Reid Says Supplemental Package Good Enough for the Senate
Senate Democratic leaders indicated Wednesday that they will likely take up and pass the Houses $183.9 billion war supplemental spending bill without inserting additional domestic spending.
Senate Majority Leader Harry Reid (D-Nev.) and Senate Majority Whip Dick Durbin (D-Ill.) stopped short of saying there would be no amendments, but Durbin said the Congress is weary of what had become a tense, months-long dance between the House, the Senate and the White House over what domestic components to include in the measure.
Our intention is to try, if the bill turns out to be as good as I believe it will be, to try to pass it over here, Durbin said. Wed like to see the debate come to an end soon, but you cant predict whats going to happen in the Senate.
On Wednesday, House Democratic leaders struck a deal with President Bush to include new educational benefits for veterans returning from Iraq and Afghanistan, a 13-week extension of unemployment benefits and other domestic priorities. The bill also would provide more than $160 billion for the war effort in Iraq and Afghanistan.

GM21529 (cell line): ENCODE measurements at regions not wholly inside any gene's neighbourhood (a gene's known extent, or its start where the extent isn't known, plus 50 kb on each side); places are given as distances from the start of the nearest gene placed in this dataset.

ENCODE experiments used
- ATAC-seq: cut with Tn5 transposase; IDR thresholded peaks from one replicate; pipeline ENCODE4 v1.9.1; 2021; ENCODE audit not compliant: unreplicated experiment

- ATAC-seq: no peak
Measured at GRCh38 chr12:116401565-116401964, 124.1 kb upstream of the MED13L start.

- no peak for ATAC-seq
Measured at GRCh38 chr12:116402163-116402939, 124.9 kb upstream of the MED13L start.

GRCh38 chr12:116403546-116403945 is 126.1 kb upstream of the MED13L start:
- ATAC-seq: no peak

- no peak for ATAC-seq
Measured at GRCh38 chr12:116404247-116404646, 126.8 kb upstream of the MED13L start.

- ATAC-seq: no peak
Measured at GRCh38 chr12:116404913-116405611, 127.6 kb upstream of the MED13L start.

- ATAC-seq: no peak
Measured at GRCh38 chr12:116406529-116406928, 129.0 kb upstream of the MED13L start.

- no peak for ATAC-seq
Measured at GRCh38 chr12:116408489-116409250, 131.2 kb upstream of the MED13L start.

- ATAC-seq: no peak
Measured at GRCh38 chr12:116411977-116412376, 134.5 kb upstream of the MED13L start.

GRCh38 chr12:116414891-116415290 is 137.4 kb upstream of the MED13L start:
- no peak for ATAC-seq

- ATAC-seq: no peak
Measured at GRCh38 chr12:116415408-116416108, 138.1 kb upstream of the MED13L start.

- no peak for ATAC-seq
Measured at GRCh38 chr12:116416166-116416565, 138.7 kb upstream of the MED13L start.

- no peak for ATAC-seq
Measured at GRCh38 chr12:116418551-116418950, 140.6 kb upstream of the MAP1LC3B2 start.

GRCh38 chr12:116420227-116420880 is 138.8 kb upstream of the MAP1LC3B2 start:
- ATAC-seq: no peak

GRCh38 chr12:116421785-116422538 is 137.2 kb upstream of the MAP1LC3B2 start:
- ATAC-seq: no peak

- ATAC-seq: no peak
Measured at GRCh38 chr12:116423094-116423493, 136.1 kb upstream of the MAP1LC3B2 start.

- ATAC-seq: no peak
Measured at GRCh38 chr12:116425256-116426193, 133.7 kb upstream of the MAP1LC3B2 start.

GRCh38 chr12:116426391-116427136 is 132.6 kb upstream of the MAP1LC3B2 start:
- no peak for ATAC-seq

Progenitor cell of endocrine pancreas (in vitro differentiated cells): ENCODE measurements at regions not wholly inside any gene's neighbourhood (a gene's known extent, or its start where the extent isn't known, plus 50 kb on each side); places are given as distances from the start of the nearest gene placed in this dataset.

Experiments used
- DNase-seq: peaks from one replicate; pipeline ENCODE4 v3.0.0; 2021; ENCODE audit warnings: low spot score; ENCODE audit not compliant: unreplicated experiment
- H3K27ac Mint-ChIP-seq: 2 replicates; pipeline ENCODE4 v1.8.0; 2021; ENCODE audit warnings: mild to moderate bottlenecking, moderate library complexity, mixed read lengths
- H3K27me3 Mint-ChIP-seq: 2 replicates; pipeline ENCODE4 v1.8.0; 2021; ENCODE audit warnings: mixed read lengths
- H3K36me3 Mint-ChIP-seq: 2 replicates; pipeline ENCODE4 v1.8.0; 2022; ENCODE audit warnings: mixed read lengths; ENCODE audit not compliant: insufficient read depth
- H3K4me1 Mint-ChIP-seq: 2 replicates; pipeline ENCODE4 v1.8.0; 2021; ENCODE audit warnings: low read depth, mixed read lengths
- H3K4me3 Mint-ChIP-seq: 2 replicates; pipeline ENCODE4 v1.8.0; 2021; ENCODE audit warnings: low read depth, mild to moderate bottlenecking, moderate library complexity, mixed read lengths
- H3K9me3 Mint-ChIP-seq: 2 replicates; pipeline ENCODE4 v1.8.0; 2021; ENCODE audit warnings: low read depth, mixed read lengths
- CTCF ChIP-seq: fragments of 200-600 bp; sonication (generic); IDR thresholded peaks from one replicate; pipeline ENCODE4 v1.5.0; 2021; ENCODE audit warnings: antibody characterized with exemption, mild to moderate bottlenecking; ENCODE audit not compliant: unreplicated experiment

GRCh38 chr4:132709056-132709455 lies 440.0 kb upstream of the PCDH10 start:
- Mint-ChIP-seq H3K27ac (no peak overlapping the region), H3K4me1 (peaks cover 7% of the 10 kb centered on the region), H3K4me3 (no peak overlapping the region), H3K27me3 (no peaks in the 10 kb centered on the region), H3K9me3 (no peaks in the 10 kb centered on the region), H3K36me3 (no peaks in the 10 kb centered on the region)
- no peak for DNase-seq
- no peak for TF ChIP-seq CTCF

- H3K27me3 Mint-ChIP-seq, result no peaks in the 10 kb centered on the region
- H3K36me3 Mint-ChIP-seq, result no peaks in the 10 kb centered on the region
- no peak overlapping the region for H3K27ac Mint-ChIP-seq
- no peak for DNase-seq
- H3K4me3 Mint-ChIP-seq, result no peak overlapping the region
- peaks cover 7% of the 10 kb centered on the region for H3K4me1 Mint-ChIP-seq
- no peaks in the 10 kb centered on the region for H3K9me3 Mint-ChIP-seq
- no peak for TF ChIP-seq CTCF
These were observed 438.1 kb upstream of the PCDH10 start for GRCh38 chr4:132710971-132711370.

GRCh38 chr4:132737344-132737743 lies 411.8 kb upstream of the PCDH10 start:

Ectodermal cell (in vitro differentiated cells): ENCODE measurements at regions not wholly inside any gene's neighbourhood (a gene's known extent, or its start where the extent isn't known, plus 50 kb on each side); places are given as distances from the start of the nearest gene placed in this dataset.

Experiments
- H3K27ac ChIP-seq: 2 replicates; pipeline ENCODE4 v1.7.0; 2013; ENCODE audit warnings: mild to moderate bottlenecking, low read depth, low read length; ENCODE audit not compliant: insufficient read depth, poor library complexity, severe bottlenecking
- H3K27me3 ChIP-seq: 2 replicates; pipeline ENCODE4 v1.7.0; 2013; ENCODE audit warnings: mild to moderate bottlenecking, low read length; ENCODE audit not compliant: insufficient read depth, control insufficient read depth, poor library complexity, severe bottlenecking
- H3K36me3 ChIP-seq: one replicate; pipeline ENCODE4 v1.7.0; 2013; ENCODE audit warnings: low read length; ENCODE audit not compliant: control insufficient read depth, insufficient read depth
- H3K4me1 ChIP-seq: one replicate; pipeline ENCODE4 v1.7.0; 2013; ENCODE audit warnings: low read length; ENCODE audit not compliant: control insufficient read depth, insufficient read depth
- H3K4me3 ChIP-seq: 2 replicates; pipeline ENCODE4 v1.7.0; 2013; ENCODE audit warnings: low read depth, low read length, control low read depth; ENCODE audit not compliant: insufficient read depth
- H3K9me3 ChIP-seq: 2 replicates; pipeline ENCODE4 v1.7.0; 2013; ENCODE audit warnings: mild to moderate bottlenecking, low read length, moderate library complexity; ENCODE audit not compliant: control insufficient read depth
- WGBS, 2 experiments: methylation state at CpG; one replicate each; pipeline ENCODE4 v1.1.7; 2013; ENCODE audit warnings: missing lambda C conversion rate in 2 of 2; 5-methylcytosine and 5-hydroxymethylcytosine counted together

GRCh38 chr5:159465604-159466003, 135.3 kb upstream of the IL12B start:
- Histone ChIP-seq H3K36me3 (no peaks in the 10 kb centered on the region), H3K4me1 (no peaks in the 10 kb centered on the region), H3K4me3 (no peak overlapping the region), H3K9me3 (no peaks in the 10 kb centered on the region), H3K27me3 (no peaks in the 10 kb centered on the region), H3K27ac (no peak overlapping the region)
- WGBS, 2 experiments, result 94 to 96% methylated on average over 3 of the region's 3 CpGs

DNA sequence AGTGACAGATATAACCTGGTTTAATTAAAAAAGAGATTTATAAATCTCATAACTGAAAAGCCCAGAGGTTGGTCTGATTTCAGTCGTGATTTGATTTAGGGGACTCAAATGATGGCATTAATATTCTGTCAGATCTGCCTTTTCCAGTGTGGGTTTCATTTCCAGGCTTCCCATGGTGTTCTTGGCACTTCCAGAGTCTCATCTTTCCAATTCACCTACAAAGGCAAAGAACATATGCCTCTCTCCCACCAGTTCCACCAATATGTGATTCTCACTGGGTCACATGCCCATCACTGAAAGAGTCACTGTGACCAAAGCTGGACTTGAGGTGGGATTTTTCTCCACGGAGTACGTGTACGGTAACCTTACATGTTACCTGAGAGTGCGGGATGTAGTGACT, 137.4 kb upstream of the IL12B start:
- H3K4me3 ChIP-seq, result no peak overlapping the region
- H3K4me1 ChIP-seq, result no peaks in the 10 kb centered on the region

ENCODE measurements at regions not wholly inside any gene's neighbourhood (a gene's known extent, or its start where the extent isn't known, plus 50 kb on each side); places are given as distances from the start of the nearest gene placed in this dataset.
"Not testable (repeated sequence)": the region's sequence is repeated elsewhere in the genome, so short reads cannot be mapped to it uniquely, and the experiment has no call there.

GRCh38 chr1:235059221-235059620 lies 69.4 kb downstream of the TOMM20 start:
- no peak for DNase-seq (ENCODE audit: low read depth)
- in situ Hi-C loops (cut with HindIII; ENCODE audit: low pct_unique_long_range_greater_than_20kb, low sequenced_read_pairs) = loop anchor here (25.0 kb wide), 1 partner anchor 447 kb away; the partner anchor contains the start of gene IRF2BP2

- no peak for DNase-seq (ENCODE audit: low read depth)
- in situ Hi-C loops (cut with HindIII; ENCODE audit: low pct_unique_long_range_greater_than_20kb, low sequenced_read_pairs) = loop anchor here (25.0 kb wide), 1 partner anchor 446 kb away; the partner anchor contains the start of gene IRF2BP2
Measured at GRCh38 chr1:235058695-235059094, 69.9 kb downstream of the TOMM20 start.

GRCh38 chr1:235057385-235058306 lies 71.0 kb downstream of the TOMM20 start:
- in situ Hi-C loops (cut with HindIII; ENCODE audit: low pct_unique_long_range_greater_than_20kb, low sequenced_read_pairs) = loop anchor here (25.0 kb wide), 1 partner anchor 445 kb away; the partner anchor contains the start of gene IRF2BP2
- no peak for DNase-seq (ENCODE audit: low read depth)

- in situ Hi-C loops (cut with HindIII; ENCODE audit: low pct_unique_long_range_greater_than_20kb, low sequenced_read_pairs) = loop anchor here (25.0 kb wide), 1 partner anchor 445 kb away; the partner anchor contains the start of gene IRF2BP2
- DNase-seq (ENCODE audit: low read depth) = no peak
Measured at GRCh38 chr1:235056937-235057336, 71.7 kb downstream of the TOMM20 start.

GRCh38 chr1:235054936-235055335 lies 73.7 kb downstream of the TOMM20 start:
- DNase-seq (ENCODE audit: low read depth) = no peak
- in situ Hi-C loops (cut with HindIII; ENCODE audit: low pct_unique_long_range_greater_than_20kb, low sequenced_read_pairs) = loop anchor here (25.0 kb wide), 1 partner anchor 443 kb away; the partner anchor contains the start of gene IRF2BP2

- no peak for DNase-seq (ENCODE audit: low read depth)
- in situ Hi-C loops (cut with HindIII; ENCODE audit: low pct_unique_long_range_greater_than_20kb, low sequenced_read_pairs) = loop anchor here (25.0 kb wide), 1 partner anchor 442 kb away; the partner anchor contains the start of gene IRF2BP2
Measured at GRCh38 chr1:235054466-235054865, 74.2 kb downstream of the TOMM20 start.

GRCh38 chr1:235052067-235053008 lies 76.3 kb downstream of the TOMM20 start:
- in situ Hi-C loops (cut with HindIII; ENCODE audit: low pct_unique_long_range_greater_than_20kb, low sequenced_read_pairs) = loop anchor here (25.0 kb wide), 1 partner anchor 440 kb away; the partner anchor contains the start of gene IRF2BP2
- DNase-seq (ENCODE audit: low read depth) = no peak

Reid called the domestic package a pretty good deal but cautioned that he will have to confer with the 51-member Democratic caucus.
Im not a dictator over here. And Im going to meet with my Caucus and well decide what were going to do, Reid said.
He said the Senate deserves credit for the Houses breakthrough with the White House because 75 Senators voted last month for the Senates version of the bill, which included the GI educational benefits.
As a result of a bipartisan vote here, the president saw there should be changes made, Reid said.
Last week, Reid had held out the possibility that the Senate would seek to add more domestic spending to whatever the House sent over. In the first round of floor debate on the supplemental, the Senate included $10 billion more for domestic programs than the House.
While the Senate is expected to pass the supplemental next week without changes, Durbin held open the possibility that Congress would pursue another domestic spending supplemental later this year.